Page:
While the chip didn’t do well in Geekbench 5 in the Slim 7 Pro X, it was faster in our Handbrake test that encodes a 420MB video as H.265 and in Cinebench R23 multi-core. It also did extremely well in the PCMark 10 Complete benchmark that measures a mix of productivity, multimedia, and creativity tasks.

Perhaps most importantly, the Slim 7 Pro X did well in the PugetBench Premiere Pro benchmark that runs in a live version of Adobe Premiere Pro and utilizes both the CPU and GPU, scoring 548 in balanced mode. The benchmark wouldn’t run when I used Lenovo’s utility to switch to performance mode (I’ve reported both results in the other benchmarks), which is a bummer. But its score was slightly behind the Dell Inspiron 14 Plus that hit 569 in balanced mode. Both laptops featured the RTX 3050 GPU, so the difference likely comes down to Intel optimizations that speed up Adobe’s playback performance.

Overall, the Slim 7 Pro X is a strong performer and can handle the most demanding productivity workflows and reasonably heavy creative tasks. That’s impressive for a thin laptop. There was some throttling, as expected, with the CPU heating up to around 95 degrees C and reducing frequencies, but that didn’t significantly impact the Slim 7 Pro X’s overall performance.

Geekbench
(single / multi)

Handbrake
(seconds)

Cinebench R23
(single / multi)

PCMark 10
Complete

Lenovo Slim 7 Pro X
(Ryzen 9 6900HS) 
Bal: 1,493 / 8,914
Perf: 1,493 / 9,288
Bal: 99
Perf: 86
Bal: 1,552 / 12,139
Perf: 1,548 / 13,164
6,493
Lenovo Slim 9i
(Core i7-1280P)
Bal: 1,720 / 10,115
Perf: 1,726 / 11,074
Bal: 114
Perf: 95
Bal: 1,795 / 9,467
Perf: 1,824 / 11,301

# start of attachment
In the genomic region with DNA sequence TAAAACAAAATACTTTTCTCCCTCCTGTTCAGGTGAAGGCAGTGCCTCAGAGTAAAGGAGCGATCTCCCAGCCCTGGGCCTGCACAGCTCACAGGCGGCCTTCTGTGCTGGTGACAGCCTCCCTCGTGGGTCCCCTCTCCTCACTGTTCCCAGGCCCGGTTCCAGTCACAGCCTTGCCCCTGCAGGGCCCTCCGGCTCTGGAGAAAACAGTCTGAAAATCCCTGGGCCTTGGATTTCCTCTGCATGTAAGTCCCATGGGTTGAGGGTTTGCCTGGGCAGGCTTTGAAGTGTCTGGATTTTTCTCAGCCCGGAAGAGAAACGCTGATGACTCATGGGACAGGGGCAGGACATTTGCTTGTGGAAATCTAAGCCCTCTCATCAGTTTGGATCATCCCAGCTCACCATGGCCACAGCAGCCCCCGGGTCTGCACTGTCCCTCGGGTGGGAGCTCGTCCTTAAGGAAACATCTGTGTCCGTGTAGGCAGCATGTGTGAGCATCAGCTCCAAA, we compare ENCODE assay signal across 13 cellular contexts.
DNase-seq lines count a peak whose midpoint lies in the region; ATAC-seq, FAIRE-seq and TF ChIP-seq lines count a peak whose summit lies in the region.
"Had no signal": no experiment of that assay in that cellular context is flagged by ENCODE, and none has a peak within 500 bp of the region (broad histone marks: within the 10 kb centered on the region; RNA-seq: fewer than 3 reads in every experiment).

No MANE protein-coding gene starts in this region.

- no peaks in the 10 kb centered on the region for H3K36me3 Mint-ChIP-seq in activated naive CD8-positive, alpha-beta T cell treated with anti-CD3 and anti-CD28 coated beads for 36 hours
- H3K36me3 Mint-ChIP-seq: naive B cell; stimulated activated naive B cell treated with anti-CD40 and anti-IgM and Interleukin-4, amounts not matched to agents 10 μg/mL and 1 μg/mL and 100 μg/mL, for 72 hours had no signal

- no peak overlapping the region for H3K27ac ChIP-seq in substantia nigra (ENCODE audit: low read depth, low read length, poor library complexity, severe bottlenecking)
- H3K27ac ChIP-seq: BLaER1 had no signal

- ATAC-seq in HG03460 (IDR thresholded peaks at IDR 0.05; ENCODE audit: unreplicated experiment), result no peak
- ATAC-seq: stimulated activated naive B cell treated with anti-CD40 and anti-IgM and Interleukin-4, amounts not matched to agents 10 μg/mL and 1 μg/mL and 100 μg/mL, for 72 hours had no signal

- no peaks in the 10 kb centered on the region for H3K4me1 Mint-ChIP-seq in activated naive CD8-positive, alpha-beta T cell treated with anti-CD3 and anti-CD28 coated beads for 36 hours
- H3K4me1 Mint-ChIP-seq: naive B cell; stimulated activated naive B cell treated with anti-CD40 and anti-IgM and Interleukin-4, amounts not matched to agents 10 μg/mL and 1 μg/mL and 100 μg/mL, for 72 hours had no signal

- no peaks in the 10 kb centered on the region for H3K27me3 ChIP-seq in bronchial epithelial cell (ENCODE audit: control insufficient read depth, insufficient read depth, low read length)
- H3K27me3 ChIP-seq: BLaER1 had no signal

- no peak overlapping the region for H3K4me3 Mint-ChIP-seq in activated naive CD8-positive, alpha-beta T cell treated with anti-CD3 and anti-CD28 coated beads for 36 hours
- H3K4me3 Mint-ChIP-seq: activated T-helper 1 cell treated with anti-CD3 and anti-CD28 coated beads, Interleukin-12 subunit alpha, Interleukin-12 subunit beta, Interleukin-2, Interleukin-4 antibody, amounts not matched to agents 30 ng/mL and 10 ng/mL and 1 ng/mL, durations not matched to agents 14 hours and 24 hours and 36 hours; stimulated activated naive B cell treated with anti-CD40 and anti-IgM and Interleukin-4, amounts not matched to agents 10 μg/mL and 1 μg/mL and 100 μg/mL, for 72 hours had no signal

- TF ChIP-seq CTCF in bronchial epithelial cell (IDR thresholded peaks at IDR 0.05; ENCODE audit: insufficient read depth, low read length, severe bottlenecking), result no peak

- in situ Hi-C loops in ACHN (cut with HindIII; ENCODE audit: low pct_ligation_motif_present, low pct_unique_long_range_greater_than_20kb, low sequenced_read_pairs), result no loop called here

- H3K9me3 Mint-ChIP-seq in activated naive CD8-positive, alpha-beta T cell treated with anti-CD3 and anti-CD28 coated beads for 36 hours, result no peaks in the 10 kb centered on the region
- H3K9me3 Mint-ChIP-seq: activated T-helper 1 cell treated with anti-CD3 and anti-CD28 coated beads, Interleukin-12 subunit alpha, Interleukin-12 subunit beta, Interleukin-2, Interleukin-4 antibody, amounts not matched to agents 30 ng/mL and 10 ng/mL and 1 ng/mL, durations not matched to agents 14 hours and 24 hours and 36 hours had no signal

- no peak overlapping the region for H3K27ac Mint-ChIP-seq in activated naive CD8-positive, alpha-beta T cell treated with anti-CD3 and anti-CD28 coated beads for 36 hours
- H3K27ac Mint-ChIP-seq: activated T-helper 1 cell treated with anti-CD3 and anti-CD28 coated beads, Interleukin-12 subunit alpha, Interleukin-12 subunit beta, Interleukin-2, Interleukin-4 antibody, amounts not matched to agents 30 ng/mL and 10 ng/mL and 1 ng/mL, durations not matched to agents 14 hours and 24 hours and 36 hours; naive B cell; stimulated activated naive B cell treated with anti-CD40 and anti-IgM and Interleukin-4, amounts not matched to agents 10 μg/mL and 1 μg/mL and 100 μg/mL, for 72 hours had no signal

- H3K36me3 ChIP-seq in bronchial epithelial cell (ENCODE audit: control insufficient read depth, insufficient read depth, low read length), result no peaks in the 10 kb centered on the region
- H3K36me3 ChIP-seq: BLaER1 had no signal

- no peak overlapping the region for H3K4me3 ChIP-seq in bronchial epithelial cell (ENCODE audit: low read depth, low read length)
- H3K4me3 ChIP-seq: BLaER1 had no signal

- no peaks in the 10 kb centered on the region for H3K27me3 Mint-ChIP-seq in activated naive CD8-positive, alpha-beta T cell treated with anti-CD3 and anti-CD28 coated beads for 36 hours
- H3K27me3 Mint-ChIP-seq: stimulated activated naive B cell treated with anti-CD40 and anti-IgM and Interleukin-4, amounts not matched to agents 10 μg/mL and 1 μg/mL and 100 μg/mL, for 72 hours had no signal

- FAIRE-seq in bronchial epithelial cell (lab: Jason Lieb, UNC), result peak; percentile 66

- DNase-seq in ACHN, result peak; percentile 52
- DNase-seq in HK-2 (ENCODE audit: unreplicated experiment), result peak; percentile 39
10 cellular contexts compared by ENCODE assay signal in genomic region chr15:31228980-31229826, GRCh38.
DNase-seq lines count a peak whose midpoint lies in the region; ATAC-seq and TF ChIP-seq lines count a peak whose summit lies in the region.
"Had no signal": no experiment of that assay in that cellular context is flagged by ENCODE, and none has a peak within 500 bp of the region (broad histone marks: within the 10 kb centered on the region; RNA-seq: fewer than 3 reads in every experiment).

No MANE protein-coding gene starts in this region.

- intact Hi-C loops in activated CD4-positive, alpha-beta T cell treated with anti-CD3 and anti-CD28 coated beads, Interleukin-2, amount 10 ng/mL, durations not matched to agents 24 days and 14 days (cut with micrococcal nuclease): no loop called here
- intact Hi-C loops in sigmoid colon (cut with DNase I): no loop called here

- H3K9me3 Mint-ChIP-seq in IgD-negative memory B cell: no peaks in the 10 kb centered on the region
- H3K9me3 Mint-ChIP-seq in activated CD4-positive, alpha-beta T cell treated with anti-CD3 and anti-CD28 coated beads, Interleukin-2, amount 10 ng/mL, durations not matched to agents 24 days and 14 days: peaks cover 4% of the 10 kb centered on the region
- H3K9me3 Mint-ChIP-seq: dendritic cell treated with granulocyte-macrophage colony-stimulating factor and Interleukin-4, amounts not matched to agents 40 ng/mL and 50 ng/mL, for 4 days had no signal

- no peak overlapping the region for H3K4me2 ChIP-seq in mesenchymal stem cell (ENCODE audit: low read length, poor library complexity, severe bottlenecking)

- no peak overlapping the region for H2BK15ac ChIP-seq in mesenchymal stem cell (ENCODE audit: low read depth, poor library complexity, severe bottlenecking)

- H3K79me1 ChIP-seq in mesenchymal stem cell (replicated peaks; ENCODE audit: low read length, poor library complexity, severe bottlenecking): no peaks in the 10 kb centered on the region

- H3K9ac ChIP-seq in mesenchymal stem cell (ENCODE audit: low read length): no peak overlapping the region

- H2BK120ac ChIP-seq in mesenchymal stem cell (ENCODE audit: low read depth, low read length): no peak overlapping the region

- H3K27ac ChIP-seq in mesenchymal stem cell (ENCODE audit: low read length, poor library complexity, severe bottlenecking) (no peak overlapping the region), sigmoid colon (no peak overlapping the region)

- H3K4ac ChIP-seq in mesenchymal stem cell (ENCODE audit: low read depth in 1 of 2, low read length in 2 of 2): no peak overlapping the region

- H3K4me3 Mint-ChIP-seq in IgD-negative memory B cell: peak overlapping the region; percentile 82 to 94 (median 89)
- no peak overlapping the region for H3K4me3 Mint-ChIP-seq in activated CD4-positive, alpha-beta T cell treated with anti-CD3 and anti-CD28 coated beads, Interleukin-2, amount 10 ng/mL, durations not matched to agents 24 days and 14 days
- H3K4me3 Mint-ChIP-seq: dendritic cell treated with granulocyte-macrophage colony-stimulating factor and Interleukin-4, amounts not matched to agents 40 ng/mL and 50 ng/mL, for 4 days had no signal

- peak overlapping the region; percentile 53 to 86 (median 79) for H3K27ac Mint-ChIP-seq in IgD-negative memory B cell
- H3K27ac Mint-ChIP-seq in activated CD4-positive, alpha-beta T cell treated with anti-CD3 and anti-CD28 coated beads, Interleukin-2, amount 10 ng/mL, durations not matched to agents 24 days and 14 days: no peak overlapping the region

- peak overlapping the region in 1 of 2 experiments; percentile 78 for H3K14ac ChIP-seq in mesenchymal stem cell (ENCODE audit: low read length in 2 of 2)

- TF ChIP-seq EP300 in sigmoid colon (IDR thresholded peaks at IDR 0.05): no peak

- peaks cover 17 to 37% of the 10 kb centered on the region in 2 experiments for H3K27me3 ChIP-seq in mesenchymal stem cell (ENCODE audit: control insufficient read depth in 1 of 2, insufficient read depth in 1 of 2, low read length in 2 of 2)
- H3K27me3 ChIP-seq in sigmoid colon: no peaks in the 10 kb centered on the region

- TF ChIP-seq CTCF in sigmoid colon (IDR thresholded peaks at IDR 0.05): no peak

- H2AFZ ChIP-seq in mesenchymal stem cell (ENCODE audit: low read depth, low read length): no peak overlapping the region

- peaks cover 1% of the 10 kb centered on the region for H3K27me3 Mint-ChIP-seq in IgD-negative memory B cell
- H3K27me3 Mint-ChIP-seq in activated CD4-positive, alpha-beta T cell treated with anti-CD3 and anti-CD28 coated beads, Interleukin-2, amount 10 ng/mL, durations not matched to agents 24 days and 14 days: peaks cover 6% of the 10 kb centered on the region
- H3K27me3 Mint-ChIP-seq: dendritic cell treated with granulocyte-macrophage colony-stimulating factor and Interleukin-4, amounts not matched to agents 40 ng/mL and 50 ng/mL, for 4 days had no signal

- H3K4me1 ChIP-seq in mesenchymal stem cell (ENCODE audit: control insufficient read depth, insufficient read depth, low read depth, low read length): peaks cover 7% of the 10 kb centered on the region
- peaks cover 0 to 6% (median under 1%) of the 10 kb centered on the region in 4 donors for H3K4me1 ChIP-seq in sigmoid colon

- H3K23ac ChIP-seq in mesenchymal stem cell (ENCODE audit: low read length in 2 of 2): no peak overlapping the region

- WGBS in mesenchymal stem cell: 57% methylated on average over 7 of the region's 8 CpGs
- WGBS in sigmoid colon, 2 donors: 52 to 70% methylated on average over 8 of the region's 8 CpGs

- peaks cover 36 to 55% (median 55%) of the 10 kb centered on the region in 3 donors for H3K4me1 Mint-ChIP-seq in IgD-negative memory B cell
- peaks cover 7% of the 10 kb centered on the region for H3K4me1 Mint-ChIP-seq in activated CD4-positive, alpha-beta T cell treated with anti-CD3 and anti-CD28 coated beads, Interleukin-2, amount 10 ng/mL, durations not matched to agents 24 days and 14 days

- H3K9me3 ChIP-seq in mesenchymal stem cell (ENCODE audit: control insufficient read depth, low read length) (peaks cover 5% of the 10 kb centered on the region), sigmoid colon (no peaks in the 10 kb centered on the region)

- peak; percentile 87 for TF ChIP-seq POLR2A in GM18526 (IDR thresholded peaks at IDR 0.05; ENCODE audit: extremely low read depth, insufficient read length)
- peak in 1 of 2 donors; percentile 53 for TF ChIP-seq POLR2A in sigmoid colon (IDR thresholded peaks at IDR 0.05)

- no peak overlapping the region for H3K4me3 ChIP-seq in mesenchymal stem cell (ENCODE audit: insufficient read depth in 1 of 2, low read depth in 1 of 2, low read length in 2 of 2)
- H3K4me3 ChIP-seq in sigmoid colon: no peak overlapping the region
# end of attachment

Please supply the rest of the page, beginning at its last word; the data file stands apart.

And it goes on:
5,442
Acer Swift 3 OLED
(Core i7-12700H)
Bal: 1,698 / 10,972
Perf: 1,708 / 11,287
Bal: 90
Perf: 85
Bal: 1,676 / 10,764
Perf: 1,715 / 11,069
4,983
Dell Inspiron 14 Plus
(Core i7-12700H)
Bal: 1,671 / 10,898
Perf: 1,644 / 10,196
Bal: 117
Perf: 89
Bal: 1,718 / 8,997
Perf: 1,774 / 11,035
5,854
Asus Zenbook S 13 OLED(Ryzen 7 6800U)
Bal: 1,417 / 6,854
Perf: 1,404 / 7,223
Bal: 112
Perf: 111
Bal: 1,402 / 8,682
Perf: 1,409 / 8,860
5,647

Lenovo ships the Slim 7 Pro X with Nvidia’s Studio drivers, which are optimized for fast and reliable performance in applications like Adobe’s Creative Suite and AutoCAD rather than gaming. Even so, the laptop performed well for an RTX 3050. It scored 4,057 in the 3DMark Time Spy test, which jumped to 4,910 in performance mode, and it managed 46 frames per second (fps) in Fortnite at 1200p and epic graphics (58 fps in performance mode). These are solid showings for the GPU and promise competent 1080p gaming at reasonable graphics settings in modern titles.

The thin chassis also tends to limit battery capacity, although Lenovo managed to fit a respectable 70 watt-hours into the Slim 7 Pro X. Thanks to the superior efficiency of the Ryzen 9 CPU compared to Intel 45-watt chips, the Slim 7 Pro X was a leader in battery life among our comparison group in all but our video test. Even then, it was the 28-watt Core i7-1280P that beat it.